"I once asked Amos Tversky whatever happened to the tradition of Sidney Siegel in psychology, and he said, 'You are it.' That was not a compliment. [group laughter] That was a touché. [group laughter] He was putting me down. … 'You are it. You continued a bad tradition.'" (Vernon Smith at the Witness Seminar) This brief, and at first sight innocuous, if not jocular, exchange took place during a short two-day conference. Even if we must rely solely on Smith's memory (Tversky died over two decades ago), this exchange is far from being so insignificant as to be cast aside as merely a cute anecdote. Rather, it is symptomatic of an unease growing at that time between experimental economists, including Smith, on the one hand, and a group of economists and cognitive psychologists – soon to be referred to as behavioral economists – on the other.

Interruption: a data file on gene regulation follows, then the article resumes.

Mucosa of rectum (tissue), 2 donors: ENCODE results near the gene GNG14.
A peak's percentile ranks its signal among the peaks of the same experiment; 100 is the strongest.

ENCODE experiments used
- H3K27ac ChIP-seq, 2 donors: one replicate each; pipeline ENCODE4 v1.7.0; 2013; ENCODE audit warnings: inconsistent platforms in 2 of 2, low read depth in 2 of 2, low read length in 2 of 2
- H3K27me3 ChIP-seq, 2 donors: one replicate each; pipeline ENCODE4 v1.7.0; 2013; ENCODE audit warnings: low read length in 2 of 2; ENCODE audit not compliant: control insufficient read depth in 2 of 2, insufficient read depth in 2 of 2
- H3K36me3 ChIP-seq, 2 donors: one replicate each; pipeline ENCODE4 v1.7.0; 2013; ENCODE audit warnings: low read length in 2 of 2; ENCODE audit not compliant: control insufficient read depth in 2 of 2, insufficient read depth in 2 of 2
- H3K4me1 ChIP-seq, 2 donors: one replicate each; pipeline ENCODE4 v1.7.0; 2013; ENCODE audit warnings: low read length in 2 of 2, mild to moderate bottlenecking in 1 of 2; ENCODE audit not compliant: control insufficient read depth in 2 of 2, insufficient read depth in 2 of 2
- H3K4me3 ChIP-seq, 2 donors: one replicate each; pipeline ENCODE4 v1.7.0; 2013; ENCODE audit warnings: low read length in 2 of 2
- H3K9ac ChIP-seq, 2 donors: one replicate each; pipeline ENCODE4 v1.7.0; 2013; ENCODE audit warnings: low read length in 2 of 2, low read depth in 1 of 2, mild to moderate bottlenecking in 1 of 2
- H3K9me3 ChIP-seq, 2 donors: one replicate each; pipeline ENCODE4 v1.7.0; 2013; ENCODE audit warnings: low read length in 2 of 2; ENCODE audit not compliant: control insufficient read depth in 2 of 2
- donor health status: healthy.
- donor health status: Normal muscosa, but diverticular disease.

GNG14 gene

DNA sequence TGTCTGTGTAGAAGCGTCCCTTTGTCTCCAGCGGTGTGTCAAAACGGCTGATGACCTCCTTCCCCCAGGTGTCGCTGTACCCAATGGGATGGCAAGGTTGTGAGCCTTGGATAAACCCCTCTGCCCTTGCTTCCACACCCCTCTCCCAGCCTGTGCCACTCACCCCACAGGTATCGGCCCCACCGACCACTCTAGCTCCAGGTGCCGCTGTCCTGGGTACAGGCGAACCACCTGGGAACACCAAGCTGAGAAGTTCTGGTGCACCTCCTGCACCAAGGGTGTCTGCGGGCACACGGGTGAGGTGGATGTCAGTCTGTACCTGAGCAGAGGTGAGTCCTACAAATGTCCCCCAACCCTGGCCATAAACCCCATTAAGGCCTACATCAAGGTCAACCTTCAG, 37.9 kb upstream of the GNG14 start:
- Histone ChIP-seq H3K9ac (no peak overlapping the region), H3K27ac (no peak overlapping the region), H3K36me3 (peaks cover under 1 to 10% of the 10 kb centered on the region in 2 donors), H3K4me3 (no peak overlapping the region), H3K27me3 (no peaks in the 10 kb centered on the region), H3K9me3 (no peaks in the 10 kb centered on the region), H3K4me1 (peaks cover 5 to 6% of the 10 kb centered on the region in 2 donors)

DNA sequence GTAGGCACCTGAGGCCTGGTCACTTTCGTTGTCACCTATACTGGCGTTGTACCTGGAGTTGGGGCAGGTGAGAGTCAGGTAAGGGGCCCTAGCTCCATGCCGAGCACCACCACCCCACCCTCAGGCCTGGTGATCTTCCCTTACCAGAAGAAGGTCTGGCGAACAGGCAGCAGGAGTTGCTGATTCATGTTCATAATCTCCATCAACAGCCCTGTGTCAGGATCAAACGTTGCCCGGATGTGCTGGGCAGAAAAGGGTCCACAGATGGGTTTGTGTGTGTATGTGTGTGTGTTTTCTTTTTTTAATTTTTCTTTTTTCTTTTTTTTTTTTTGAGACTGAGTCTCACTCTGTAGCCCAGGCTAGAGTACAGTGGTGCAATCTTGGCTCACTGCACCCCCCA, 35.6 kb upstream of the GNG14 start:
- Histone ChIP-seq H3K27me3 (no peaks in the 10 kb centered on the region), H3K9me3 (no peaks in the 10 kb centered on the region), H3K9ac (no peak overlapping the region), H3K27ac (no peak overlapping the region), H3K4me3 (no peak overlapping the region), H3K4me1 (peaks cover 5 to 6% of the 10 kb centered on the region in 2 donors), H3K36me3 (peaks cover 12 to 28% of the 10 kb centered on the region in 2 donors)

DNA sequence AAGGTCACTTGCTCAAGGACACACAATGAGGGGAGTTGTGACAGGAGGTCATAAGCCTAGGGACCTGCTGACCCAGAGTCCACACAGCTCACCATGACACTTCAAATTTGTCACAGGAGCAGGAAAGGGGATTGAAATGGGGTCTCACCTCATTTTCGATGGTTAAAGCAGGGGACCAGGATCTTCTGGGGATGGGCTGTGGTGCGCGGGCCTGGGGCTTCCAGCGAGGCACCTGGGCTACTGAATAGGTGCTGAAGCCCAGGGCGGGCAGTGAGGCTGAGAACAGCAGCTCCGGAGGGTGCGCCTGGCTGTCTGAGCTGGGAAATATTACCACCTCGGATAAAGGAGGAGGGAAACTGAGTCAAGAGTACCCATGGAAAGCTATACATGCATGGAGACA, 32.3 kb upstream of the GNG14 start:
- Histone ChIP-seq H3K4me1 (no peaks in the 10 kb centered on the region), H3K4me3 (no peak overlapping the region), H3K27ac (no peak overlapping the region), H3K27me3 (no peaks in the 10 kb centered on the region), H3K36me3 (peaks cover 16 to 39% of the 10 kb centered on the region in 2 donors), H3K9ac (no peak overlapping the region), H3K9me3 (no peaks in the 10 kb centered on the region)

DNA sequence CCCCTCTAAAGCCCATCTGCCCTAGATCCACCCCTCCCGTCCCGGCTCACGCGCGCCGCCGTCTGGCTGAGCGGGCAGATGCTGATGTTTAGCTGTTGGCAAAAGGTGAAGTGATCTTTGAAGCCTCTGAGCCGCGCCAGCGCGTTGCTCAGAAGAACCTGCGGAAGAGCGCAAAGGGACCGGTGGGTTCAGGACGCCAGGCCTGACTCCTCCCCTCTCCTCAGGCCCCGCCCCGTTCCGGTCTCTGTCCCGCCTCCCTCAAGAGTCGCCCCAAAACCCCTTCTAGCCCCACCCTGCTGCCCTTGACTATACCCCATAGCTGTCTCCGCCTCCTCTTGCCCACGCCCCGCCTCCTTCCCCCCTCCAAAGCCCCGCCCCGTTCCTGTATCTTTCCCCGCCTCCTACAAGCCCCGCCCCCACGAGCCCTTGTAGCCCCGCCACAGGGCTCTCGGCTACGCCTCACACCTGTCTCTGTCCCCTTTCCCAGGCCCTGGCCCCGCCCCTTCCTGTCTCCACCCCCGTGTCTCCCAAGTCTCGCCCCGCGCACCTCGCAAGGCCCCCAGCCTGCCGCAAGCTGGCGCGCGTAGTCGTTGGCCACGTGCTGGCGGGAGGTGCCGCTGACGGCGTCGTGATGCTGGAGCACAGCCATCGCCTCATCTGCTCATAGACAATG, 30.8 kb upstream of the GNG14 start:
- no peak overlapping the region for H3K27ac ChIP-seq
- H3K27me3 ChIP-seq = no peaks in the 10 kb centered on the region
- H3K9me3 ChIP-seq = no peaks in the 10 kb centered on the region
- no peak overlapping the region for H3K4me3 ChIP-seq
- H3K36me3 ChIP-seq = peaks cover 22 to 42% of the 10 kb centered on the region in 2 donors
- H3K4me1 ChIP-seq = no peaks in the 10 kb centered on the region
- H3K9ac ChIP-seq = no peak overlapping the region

Tracing the Divergence of Behavioral and Experimental Economics in the Rockefeller Archive Center's Collections
Jun 9, 2020